Now, let's talk about that cultural backdrop. It is actually enhancing the story. Mid-nineties Cambodia is a terrific setting for hardboiled fiction. The place was absolutely destroyed and prey to opportunistic megalomaniacs. GHOST MONEY is full of beautiful, broken people who are trying to make a future for themselves, while carrying the ghosts of the past. I'm aware of the dangers of cultural thrillers. They get to be history lessons. Authors bludgeon you with data and things that have nothing to do with what you're reading, interrupting your flow. Andrew Nette doesn't fall in this trap and always links historical data to character development. He goes off the rails a few times, but always rights the ship. Short chapters being very helpful for that purpose.
"Who are we to judge the ways of the human heart," said Bloom. "People come to this fair city for all sorts of reasons: money, drugs, sex, romance, a last chance. Fuck, Phnom Penh is the world capital of last chances."
"Isn't that a contradiction, Harold? I mean, you only get one last chance."
"When you've used up your last chance there's always Cambodia."
There are I think three chapters built around Cambodian people's flashback of the war. By the third, I was bored of it, but it did served a purpose AND the novel was almost over. Another danger of the cultural thriller is the excessive descriptions. Authors tend to make you want to soak in the beauty of an exotic locale. You can't want for the reader that much. Nette indulges a little bit in jarring descriptions, but it quickly gets under control.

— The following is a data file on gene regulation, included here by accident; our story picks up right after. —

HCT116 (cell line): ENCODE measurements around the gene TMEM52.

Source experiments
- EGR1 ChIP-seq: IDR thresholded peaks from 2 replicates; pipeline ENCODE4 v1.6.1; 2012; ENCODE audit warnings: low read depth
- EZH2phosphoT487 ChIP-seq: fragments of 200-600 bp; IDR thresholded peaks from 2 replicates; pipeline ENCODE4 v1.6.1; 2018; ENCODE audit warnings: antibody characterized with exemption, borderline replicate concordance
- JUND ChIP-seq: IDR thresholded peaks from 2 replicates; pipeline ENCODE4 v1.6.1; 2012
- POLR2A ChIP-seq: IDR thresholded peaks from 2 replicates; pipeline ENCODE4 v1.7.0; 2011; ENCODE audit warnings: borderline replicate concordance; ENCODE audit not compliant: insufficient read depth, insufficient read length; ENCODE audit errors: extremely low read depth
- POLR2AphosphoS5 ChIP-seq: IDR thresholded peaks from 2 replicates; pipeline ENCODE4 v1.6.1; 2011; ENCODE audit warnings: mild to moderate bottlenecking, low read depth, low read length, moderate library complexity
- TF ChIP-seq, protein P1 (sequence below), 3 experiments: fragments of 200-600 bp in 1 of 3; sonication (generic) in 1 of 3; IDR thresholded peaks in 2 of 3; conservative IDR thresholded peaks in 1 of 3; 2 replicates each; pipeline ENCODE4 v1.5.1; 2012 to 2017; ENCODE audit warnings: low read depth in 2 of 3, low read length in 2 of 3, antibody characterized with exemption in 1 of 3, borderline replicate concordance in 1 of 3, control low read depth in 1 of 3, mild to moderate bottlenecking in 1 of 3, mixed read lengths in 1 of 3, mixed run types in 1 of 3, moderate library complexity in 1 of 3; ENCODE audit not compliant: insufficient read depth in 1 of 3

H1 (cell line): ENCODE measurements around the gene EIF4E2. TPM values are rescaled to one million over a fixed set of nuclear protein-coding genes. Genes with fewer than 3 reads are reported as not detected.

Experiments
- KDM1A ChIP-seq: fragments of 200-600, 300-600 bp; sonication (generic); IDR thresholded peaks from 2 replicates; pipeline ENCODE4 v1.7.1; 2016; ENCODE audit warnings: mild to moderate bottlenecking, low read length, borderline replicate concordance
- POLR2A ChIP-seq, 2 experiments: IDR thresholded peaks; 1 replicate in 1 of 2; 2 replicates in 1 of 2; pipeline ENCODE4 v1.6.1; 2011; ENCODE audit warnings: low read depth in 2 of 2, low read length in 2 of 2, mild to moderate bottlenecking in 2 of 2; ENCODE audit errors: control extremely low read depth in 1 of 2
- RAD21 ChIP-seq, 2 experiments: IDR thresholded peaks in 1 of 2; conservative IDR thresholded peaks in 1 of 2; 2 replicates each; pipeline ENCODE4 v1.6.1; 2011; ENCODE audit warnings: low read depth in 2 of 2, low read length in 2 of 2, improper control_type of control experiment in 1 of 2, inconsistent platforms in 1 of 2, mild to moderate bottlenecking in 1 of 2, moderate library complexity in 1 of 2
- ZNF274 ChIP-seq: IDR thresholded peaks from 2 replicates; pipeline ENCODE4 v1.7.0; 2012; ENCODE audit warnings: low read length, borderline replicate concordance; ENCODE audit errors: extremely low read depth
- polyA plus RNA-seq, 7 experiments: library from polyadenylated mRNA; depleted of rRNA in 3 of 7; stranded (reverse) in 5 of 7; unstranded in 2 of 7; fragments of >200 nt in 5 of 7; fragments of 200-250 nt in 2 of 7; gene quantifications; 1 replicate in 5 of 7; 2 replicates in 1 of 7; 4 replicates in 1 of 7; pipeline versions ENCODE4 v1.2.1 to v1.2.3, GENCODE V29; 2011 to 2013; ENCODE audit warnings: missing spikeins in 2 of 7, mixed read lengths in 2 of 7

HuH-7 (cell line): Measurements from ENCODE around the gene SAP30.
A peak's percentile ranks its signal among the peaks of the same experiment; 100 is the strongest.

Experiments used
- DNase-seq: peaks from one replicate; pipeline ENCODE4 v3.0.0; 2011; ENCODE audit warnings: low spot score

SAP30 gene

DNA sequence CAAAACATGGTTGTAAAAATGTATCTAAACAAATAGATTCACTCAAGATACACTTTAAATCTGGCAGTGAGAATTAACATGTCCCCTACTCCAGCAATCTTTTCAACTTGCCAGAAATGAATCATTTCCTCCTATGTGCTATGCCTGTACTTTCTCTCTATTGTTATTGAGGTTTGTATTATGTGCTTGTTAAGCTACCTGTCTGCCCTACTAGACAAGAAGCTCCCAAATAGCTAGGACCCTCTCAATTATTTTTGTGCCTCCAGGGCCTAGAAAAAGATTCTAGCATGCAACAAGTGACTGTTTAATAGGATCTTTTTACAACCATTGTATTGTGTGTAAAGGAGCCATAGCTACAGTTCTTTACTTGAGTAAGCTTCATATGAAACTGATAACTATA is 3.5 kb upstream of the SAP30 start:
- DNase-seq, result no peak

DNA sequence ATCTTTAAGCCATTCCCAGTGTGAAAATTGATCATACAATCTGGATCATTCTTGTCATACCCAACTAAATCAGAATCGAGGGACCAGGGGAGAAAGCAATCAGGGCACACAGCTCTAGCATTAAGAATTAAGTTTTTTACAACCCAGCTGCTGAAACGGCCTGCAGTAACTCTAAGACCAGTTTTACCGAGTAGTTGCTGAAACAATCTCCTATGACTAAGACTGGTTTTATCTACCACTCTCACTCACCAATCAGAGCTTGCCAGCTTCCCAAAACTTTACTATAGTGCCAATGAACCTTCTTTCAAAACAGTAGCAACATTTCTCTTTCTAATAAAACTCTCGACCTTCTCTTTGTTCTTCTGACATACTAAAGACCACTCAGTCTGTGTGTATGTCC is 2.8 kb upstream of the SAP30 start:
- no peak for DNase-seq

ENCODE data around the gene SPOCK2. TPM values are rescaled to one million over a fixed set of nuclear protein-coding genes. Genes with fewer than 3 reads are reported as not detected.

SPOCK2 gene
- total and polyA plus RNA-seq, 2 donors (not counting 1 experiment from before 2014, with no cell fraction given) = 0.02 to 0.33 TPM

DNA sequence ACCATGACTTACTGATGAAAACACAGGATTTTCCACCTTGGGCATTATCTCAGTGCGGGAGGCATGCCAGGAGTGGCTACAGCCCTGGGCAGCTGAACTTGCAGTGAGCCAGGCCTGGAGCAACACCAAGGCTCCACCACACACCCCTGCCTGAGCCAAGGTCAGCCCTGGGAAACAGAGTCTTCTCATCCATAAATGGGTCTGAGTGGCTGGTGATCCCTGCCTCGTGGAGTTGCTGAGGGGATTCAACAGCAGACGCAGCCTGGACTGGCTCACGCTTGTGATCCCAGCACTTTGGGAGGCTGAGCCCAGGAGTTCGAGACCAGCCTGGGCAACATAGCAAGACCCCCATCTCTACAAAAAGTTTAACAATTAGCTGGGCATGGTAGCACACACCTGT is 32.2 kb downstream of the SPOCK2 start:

All that leads me to the prose and the pacing of the novel **. Hemingway readers will find that Papa is somewhat an elephant in the room. I've spoken with Andrew Nette about that and he assured me he's not an Hemingway reader. I can believe that, but the reason why the manliest writer in history is so strong with this one is that Nette's prose isn't mimetic. It understands how to engineer understatement and how to create beauty from it. You don't read a narrative that deep and self-aware every day. There is also inspiration taken from Lawrence Block's Scudder novels. Quinlan and Scudder are very different, but the form is similar. It's a slow, atmospheric novel that takes its time to craft confrontations that are worth your while and GHOST MONEY has its fair share of memorable moments in that regard.
Last week, I've reviewed Jamie Mason's THREE GRAVES FULL, which I dug for its cleverness and its beautiful prose but I thought lacked stamina and cohesion. No disrespect to Mrs. Mason (she's very good and has a bright future), but I thought GHOST MONEY was better. It understood it's intricate, layered plot better and was well-equipped for the long run. Think of it as a sprinter vs marathon runner confrontation where each ten pages is one kilometers. It all comes back to the maturity of GHOST MONEY as a narrative. It's a first novel, yet it reads like a book from a seasoned Lawrence Block. It's a P.I novel, sure but it's also a book about war and greed and what violence does to the human soul. Despite suffering from minor speed bumps, it's an efficient and satisfying mystery.
FOUR STARS ***
* Novel is set in 1996.
** Sorry about the complete lit-nerdout.
*** Consider it in the Chuck Wendig's Blackbirds' league of almost-five-stars-books. There was just a tiny-little-clincher missing.